I read today that Pope Francis thinks the global economic system shouldn’t be based on “a god called money”, and that “Men and women have to be at the centre (of an economic system) as God wants, not money.”

Maybe he’s right. Our economic system should be about people – that’s who it is supposed to be for.

We should have an economic system that encourages people to help each other out, and voluntarily give one another the things they need. One that works without threats and coercion, and which makes people want to be nice and helpful to each other.

Here’s an idea I’ll call “smile economics” – it’s based on an economy of “smiles”:

Each time someone does something nice for a stranger (helps them out, gives them something they need, etc.), that person should give “smiles” in return – to show their appreciation of the nice thing. It might be a lot of “smiles”, or just a few, depending on how big the favor was.

(This would be mostly for use with strangers – people tend to be naturally nice to their friends and relatives.)

The people who accumulate lots of “smiles” would be those who are especially nice and helpful to others. Of course most people want to be perceived as nice, so wanting to have lots of “smiles” would act as a social incentive to encourage everyone to be nice to each other.

Now, when someone really wants a lot of help or something from other people, they could offer a lot of “smiles” for that help. Other people would know that they can really help someone a lot, if that person is offering a lot of “smiles” for the help. Because people want “smiles”, and everyone would know that others wouldn’t offer to give away many “smiles” unless they really wanted the help very much.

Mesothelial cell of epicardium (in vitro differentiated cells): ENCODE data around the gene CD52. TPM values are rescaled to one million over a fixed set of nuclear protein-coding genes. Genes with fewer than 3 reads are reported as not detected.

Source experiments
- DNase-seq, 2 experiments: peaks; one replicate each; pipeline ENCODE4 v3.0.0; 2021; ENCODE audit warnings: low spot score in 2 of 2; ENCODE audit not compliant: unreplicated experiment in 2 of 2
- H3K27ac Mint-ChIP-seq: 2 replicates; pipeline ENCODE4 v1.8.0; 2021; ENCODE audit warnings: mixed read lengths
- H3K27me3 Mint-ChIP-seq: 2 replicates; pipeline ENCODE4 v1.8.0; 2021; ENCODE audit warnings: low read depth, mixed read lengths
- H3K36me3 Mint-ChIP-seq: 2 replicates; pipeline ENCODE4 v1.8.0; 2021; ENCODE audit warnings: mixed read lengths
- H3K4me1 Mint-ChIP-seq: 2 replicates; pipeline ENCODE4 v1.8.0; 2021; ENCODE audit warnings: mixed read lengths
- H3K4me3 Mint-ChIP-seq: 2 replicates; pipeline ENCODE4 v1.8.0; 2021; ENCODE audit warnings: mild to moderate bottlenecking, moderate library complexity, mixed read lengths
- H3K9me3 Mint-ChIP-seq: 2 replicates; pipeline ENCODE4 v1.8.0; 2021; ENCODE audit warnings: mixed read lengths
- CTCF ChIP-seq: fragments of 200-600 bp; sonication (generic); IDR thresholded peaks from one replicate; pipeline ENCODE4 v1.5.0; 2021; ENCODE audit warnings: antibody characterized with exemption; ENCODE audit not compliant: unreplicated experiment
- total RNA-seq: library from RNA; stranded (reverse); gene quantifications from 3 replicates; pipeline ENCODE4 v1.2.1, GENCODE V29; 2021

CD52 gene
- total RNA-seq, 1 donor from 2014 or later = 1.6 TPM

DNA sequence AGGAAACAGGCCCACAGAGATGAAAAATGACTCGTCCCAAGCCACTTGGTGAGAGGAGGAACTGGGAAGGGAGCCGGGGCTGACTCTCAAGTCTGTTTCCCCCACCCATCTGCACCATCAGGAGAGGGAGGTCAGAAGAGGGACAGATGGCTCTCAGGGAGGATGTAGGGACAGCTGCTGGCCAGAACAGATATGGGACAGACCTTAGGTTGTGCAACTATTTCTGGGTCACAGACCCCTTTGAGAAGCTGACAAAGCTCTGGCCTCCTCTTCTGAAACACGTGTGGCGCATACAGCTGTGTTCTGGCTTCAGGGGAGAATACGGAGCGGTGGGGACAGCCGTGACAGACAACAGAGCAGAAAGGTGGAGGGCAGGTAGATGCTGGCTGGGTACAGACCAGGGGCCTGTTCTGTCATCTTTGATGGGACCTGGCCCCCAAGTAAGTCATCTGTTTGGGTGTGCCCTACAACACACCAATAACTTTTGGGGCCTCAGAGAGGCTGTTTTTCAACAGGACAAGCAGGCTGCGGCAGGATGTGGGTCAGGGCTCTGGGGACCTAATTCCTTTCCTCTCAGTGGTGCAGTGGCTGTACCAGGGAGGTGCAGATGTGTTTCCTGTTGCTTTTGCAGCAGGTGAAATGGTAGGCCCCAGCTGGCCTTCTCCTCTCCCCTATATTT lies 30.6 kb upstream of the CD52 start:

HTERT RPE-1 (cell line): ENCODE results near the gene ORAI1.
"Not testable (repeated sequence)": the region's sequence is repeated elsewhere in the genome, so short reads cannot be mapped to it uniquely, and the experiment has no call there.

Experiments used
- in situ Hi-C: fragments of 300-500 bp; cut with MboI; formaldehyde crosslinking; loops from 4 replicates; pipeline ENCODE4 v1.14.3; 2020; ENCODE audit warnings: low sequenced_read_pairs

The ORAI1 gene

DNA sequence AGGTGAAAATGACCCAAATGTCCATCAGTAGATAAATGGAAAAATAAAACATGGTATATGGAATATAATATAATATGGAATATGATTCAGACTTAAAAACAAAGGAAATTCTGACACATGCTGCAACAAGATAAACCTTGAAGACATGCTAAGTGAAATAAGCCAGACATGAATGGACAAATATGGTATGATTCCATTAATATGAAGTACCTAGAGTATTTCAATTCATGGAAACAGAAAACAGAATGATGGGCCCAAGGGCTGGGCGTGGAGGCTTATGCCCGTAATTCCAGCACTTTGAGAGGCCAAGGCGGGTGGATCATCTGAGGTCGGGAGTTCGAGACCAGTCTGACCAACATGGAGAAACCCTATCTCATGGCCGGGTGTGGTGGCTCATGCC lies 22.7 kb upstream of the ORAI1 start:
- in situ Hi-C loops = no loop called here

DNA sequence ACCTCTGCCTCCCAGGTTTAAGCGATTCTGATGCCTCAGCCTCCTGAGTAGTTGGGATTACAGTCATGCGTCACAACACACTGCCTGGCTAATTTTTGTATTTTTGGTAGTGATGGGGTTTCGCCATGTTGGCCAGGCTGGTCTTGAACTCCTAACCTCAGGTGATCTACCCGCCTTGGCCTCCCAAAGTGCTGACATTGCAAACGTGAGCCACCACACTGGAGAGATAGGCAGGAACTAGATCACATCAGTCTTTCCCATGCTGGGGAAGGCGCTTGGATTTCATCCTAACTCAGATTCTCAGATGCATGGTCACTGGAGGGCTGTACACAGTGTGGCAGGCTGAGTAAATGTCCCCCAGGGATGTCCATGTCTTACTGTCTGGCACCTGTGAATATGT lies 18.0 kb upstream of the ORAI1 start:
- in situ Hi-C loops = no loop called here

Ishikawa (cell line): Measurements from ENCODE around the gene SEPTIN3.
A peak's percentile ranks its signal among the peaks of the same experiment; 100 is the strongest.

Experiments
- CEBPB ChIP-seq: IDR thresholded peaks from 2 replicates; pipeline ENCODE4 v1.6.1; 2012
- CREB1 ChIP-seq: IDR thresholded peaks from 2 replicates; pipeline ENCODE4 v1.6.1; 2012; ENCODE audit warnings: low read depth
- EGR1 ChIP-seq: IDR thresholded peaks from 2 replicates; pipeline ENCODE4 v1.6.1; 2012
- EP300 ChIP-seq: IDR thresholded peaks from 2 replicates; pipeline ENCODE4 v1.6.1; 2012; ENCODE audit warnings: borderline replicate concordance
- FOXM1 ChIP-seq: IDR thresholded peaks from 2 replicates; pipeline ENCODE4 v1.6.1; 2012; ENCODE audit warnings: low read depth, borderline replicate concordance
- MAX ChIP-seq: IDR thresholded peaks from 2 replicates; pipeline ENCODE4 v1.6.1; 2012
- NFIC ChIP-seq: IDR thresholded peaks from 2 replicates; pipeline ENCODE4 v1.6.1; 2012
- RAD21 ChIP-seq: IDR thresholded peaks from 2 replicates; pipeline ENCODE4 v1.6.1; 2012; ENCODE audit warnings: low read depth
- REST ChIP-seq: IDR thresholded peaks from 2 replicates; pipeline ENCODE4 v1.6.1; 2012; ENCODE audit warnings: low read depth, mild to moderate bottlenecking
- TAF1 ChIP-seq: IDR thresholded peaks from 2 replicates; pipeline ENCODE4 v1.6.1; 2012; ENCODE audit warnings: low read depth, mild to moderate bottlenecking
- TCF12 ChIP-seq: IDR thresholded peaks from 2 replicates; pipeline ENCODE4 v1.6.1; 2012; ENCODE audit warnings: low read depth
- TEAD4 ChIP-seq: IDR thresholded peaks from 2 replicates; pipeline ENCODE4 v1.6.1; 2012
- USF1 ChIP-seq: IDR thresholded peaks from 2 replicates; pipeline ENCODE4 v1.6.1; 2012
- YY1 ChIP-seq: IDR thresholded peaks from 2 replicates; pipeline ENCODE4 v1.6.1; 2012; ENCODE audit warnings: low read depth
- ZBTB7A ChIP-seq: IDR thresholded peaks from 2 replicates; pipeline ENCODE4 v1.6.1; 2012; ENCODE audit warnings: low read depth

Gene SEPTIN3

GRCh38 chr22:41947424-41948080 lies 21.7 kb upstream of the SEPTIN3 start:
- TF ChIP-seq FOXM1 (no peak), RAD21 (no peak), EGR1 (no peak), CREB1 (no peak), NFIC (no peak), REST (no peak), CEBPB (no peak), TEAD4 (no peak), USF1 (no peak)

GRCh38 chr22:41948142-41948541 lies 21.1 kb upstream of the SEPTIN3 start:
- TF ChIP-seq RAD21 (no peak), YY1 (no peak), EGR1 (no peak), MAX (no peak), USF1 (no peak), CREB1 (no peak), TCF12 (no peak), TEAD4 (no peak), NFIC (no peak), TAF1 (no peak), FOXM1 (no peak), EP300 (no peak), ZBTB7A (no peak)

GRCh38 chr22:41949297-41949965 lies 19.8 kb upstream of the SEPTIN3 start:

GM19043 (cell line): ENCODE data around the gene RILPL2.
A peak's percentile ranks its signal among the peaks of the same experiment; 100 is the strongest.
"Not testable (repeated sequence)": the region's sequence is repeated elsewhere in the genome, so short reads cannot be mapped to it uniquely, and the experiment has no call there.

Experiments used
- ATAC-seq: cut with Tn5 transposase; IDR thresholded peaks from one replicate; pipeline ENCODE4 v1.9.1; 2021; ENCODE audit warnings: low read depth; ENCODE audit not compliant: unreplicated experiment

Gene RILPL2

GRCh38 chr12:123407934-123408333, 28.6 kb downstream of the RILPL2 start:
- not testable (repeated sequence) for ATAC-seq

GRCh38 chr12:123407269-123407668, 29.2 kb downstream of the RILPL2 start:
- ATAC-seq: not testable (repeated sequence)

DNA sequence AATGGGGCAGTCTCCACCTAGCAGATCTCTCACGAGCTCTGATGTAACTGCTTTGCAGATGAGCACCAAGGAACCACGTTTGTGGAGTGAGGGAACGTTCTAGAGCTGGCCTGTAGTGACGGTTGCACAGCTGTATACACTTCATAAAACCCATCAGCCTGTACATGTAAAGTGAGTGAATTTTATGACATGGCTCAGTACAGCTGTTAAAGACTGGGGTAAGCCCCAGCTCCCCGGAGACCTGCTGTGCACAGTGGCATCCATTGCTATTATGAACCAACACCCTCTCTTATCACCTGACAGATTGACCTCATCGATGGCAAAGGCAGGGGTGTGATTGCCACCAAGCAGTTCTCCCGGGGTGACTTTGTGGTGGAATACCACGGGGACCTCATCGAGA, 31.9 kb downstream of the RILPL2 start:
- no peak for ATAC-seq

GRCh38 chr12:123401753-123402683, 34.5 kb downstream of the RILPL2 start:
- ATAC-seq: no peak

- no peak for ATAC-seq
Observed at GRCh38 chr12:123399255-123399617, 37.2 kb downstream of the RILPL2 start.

Here is the best part – even people who are not naturally nice – selfish people – would want to be nice, in order to get “smiles”.

Why? It’s true that nasty people often don’t care what people think about them. But in order to get help and other things they want from strangers, they’d need to offer “smiles”. Probably they’d have to offer even more “smiles” than nice people, because people don’t generally want to help nasty people. So, in the “smile economy”, nasty people would have to to be nice to others, in order to get the “smiles” they need to get the things they selfishly want for themselves. (Because, in this system, they can’t just buy what they want with money – they need “smiles”.)

“Smile economics” actually makes nasty people want to act nice, in order to satisfy their own selfish desires. It actually makes their own selfish interest drive them to be nice to other people! How about that!?

Of course, to do the most good, the system should be utterly universal and work between strangers of all races, religions, and nations, no matter where they are. We want to encourage people to be nice to one another no matter who they are. Anyone who said, for example, that someone in Brazil shouldn’t do nice things for someone in China (or any other pair of countries) would be seen as evil – because wanting people not to be nice to each other is evil. Nobody should ever tell anyone not to be nice to one another.

What do you think?

Addendum – A few people who have read this think it won’t work because people can just make fake “smiles” all the the time (as many as they want) in order to get things. They have a point. So let’s say that everybody gets a certain limited number of “smiles” to spend – maybe eight or ten each day (they can save them as long as they like).

Addendum #2 – In case it isn’t clear, it doesn’t need to be “smiles” that people give as a reward. It could be anything that’s limited in number which other people value – for example pretty marbles (if they’re hard to get), or shiny rocks, or little pieces of gold. Or what the Spanish used to call “pesos de ocho” (pieces of eight). Or Greek drachma, Pakistani rupees, or Thai baht. Japanese Yen would work. Or Bitcoins. I suppose those all have their pros and cons, but it doesn’t really matter.

You get the idea now, I’m sure. Pope Francis is going to love this idea!!

One Response to “Smile economics – maybe Pope Francis is right”

  1. Bob Says:

    And of course, we need to keep track of how many smiles each person has. Maybe they could have a piece of paper for each smile they’ve obtained. We could put a picture of someone smiling on the paper. Someone like, oh I dunno, George Washington.

    Only problem: that dude never smiled.

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